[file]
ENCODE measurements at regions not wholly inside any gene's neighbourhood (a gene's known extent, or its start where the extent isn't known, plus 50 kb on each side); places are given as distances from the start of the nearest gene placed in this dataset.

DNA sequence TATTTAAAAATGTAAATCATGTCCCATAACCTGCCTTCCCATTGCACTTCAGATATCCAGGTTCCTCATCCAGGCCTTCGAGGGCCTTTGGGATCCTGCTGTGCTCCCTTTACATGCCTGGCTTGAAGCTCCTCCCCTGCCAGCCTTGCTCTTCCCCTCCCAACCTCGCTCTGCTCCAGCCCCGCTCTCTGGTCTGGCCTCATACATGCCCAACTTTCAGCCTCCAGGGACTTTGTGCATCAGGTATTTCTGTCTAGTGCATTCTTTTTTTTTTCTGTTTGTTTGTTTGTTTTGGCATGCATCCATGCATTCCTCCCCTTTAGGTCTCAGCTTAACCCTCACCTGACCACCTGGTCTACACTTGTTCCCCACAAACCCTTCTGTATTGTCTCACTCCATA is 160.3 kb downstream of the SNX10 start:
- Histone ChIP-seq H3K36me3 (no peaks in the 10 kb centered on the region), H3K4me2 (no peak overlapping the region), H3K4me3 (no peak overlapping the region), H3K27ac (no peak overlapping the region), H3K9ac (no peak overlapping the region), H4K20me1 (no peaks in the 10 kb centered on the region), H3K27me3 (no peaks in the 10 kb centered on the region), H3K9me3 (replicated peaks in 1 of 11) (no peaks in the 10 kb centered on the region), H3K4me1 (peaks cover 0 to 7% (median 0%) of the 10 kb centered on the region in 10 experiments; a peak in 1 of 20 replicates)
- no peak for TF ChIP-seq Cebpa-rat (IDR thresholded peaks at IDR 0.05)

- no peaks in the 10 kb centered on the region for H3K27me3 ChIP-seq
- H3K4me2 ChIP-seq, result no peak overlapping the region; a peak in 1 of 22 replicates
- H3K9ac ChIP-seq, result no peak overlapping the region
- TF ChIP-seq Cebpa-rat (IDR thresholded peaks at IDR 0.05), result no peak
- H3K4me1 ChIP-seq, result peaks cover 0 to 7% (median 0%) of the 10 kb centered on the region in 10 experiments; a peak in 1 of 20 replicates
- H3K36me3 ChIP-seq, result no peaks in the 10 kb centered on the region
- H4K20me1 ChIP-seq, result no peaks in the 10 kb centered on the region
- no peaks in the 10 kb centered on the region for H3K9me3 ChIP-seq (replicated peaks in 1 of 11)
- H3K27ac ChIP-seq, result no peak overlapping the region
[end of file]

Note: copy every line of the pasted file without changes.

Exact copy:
ENCODE measurements at regions not wholly inside any gene's neighbourhood (a gene's known extent, or its start where the extent isn't known, plus 50 kb on each side); places are given as distances from the start of the nearest gene placed in this dataset.

DNA sequence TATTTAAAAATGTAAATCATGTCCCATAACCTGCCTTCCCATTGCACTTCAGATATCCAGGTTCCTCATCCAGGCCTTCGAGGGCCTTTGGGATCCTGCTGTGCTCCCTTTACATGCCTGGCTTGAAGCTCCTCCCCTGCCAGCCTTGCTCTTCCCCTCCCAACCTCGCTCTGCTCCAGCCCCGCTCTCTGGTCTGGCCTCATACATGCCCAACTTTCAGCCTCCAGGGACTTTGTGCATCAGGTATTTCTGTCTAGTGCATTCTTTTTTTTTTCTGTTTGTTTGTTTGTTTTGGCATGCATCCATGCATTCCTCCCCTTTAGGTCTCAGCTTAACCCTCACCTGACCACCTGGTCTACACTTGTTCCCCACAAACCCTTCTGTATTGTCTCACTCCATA is 160.3 kb downstream of the SNX10 start:
- Histone ChIP-seq H3K36me3 (no peaks in the 10 kb centered on the region), H3K4me2 (no peak overlapping the region), H3K4me3 (no peak overlapping the region), H3K27ac (no peak overlapping the region), H3K9ac (no peak overlapping the region), H4K20me1 (no peaks in the 10 kb centered on the region), H3K27me3 (no peaks in the 10 kb centered on the region), H3K9me3 (replicated peaks in 1 of 11) (no peaks in the 10 kb centered on the region), H3K4me1 (peaks cover 0 to 7% (median 0%) of the 10 kb centered on the region in 10 experiments; a peak in 1 of 20 replicates)
- no peak for TF ChIP-seq Cebpa-rat (IDR thresholded peaks at IDR 0.05)

- no peaks in the 10 kb centered on the region for H3K27me3 ChIP-seq
- H3K4me2 ChIP-seq, result no peak overlapping the region; a peak in 1 of 22 replicates
- H3K9ac ChIP-seq, result no peak overlapping the region
- TF ChIP-seq Cebpa-rat (IDR thresholded peaks at IDR 0.05), result no peak
- H3K4me1 ChIP-seq, result peaks cover 0 to 7% (median 0%) of the 10 kb centered on the region in 10 experiments; a peak in 1 of 20 replicates
- H3K36me3 ChIP-seq, result no peaks in the 10 kb centered on the region
- H4K20me1 ChIP-seq, result no peaks in the 10 kb centered on the region
- no peaks in the 10 kb centered on the region for H3K9me3 ChIP-seq (replicated peaks in 1 of 11)
- H3K27ac ChIP-seq, result no peak overlapping the region